Parental involvement during the early years of a child’s education can affect their academic success and emotional growth. It all starts from infancy when parents foster their child’s cognitive and language skills through singing the alphabet, reading, and other educational activities. Their little brains are making deep mental connections while developing emotionally through the bond with their parents.
The presence of parental guidance and engagement enthuses and motivates children to learn. Parents who are engaged encourage educational play, exploration, and curiosity, and they collaborate with teachers. However, the absence of parental support in the early education years can lead to behavioural issues and affect a child’s ability to develop communication skills and regulate their emotions.
This lack of support can later trigger negative self-perceptions and low self-esteem. It can leave lasting imprints on their mental and emotional development, and impair their social aptitude.
Let’s explore how families can establish a framework to nurture and support their child’s early learning education.
1. Create a routine
A predictable daily routine helps children develop sound productive and positive habits and time management competence. The initial years of attending preschool are foundational for developing good practices. By creating a consistent routine for sleeping, meals, learning, and playtime, children can develop responsibility and structured stability. These are beneficial skills that will serve them well throughout their life.
2. Provide a conducive learning environment
A conducive learning environment at home plays a pivotal role in early childhood education. By establishing a routine of reading with your child, it can exponentially enhance their cognitive abilities, language development, and vocabulary expansion. Parents can provide an assortment of age-appropriate books and engage in discussions about the stories. While you’re shaping their intellectual growth, you are also nurturing a lifelong love for learning.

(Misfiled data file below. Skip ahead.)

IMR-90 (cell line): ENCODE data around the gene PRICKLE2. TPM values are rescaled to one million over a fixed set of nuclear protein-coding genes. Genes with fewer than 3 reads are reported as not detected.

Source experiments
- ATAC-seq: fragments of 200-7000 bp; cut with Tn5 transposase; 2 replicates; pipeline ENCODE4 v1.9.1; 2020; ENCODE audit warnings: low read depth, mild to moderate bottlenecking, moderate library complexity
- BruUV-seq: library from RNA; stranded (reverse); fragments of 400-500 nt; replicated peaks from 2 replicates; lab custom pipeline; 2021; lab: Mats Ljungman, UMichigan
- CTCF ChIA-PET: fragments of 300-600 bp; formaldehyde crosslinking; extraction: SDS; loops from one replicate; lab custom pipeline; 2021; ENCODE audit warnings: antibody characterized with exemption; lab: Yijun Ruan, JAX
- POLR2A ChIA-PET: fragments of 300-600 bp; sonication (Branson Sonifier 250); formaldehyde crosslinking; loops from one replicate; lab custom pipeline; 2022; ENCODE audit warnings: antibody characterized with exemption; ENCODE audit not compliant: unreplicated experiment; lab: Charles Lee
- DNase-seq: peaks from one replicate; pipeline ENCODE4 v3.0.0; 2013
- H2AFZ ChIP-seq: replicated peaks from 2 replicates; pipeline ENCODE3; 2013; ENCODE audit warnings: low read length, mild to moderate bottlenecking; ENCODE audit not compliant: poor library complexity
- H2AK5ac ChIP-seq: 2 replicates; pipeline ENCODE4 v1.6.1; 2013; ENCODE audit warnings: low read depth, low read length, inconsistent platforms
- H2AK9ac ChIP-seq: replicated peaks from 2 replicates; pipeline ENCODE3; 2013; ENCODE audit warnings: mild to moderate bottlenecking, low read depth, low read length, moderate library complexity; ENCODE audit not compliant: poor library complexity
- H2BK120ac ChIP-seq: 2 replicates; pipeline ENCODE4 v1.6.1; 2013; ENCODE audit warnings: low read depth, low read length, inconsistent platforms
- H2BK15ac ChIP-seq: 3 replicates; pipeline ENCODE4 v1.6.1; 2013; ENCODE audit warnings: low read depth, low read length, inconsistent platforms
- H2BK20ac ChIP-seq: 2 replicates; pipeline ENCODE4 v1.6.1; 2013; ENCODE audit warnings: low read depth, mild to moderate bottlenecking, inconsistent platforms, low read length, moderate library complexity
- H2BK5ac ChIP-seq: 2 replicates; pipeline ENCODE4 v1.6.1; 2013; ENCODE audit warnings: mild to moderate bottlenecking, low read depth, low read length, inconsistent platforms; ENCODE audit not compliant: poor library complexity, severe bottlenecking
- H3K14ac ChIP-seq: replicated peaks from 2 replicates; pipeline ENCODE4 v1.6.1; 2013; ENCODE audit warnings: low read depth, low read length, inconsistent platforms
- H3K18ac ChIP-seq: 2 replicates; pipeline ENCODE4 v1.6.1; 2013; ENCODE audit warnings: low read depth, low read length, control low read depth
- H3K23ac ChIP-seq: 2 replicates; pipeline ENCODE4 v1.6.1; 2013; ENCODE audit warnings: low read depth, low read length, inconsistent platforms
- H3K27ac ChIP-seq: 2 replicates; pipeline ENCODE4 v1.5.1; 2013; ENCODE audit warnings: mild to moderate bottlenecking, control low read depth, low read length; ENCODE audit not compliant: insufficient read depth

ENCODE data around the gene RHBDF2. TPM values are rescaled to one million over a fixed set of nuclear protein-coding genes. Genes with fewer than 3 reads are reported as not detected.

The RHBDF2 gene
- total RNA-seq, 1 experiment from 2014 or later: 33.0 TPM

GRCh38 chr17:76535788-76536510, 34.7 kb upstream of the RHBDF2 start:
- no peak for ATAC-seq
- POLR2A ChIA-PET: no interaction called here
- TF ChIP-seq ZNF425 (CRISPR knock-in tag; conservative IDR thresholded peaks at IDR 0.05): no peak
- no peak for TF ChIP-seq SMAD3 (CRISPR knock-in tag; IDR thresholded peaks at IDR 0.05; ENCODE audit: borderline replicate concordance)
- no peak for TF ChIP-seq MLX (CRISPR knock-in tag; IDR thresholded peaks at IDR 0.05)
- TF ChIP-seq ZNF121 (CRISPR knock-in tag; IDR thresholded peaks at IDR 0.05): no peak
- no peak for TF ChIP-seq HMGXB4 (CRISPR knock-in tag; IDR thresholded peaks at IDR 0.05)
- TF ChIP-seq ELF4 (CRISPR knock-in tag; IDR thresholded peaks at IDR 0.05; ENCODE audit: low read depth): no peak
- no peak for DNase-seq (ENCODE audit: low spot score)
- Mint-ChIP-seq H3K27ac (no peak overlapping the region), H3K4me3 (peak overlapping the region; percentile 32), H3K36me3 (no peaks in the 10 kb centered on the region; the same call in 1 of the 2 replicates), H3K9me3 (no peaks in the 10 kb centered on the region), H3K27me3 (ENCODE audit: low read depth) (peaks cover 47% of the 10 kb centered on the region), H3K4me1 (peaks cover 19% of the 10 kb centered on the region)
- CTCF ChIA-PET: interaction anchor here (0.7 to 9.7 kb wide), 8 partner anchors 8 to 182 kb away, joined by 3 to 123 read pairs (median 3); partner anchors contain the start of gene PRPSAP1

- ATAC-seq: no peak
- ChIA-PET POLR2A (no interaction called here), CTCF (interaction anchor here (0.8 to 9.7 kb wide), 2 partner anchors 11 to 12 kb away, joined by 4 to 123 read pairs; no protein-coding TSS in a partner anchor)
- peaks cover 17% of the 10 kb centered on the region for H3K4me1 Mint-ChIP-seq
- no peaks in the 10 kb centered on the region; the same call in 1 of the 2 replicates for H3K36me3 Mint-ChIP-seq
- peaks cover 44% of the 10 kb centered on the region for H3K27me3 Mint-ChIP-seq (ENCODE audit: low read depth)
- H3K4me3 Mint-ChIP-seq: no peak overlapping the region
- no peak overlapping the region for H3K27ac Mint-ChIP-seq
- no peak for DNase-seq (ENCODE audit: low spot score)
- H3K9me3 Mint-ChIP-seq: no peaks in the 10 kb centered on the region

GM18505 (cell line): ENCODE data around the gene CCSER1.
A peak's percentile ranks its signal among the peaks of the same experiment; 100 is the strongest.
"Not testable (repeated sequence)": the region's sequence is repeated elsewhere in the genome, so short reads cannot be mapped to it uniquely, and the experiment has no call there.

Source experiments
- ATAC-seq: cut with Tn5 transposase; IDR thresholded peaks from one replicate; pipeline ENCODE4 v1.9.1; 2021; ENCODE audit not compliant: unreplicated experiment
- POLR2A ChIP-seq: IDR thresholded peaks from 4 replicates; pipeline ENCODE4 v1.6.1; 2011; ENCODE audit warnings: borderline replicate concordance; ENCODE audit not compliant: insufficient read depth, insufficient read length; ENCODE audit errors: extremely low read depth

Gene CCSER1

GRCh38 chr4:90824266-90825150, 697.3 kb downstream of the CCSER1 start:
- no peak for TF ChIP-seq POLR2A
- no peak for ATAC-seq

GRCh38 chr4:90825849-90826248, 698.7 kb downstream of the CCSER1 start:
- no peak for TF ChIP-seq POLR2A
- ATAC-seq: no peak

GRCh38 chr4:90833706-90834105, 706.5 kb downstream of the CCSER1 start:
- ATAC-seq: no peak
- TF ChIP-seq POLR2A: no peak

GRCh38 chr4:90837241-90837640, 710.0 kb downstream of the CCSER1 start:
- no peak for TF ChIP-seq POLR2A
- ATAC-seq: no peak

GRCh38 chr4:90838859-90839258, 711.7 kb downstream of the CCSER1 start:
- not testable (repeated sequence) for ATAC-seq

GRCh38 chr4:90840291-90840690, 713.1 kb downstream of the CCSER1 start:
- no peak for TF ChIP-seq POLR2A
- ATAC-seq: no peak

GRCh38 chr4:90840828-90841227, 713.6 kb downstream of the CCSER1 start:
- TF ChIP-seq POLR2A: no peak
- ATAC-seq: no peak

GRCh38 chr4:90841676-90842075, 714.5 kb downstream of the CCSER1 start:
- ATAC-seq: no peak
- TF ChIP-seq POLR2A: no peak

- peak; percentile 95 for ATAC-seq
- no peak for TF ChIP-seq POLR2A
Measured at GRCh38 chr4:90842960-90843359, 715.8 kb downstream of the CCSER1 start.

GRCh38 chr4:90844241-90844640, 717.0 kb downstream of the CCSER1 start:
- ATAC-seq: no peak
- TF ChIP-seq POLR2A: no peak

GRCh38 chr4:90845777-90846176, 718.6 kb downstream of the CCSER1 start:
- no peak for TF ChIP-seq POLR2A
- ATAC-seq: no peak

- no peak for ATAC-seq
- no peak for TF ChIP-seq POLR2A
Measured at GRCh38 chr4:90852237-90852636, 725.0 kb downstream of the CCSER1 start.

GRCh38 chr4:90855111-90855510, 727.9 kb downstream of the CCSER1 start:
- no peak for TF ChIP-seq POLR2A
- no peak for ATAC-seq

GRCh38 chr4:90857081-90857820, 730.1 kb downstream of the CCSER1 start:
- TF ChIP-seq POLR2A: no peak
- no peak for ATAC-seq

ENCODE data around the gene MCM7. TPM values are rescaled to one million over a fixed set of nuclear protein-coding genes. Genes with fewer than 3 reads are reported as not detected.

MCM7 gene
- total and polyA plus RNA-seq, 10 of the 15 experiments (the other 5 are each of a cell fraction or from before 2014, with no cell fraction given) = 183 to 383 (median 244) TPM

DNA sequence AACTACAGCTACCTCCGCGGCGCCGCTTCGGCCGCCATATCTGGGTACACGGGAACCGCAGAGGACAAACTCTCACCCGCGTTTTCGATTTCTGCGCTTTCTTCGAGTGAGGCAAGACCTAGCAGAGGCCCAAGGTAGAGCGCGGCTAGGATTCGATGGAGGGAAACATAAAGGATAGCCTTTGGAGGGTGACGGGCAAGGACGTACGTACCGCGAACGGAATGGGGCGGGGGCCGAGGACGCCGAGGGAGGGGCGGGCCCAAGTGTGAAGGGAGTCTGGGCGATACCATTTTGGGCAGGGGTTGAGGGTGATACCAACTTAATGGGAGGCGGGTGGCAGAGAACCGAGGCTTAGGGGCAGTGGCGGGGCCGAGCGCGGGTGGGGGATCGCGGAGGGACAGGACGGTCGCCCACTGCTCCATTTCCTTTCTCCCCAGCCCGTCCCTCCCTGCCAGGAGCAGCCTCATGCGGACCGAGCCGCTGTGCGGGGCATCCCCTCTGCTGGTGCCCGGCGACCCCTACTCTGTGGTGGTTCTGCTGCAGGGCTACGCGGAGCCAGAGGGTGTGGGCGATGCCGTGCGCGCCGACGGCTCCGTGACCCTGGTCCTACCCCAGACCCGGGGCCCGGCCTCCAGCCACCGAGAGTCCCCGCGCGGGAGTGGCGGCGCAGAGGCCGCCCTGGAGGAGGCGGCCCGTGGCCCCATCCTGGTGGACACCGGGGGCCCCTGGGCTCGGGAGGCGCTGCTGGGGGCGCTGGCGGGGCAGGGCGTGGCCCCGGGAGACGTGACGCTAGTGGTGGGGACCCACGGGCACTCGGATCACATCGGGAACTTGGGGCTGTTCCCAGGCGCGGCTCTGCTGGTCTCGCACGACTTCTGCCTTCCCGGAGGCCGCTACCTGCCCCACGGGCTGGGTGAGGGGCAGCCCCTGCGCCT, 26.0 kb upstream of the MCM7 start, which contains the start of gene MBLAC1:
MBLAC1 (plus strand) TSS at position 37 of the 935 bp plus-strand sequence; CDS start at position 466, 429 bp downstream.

3. Introduce play as a form of learning
Introducing play cultivates children’s innate curiosity and creativity. Outdoor exploration, imaginative and construction play, and arts and crafts contribute to their cognitive and social development. Children are subconsciously learning when pretending to be a superhero or creating imaginary worlds. Their language and motor skills, problem-solving abilities and social-emotional competencies are all activated and heightened as they navigate through various scenarios and roles.
4. Collaborate with educators and caregivers
Parents gain valuable insights into their child’s progress by communicating, sharing observations, and attending parent-teacher meetings. For full-time working parents, utilise digital communication tools and the school’s platform to share updates, assignments, and progress reports. It may even be possible to connect with the teacher via regular online meetings, which is convenient for busy schedules.
5. Teach self-regulation skills
Self-regulation skills equip children with the tools to control their emotions and adapt to new situations. Children can learn to identify and express their feelings appropriately when they are in a situation that challenges or triggers their emotions. By taking a moment to reflect on how they feel, they are taking a step back, which can de-escalate an intense situation.
6. Foster socio-emotional skills
Fostering socio-emotional skills among young children requires teaching them about social conduct and emotional control. Games that involve turn-taking and sharing develop their understanding while they learn to practise patience. Other important elements of social skills include knowing when to listen, wait, not interrupt, and be respectful. Young kids can practise these techniques through activities, such as being quiet during story time and not disrupting others.
The Powerful Potential of Parental Involvement
New Life Infant Care in Woodlands strives to build strong partnerships with parents in a nurturing and supportive environment. We believe in helping parents in their endeavours for their child’s early education years. While it’s crucial for parents to support their child’s schooling, the level at which they engage is often determined by factors such as availability and personal circumstances.
Multiple responsibilities or lack of resources may affect how involved a parent can be, but finding creative and engaging ways to be part of your child’s education from an early age can have a lasting, positive impact. Families can find a balanced approach that best supports their child’s needs.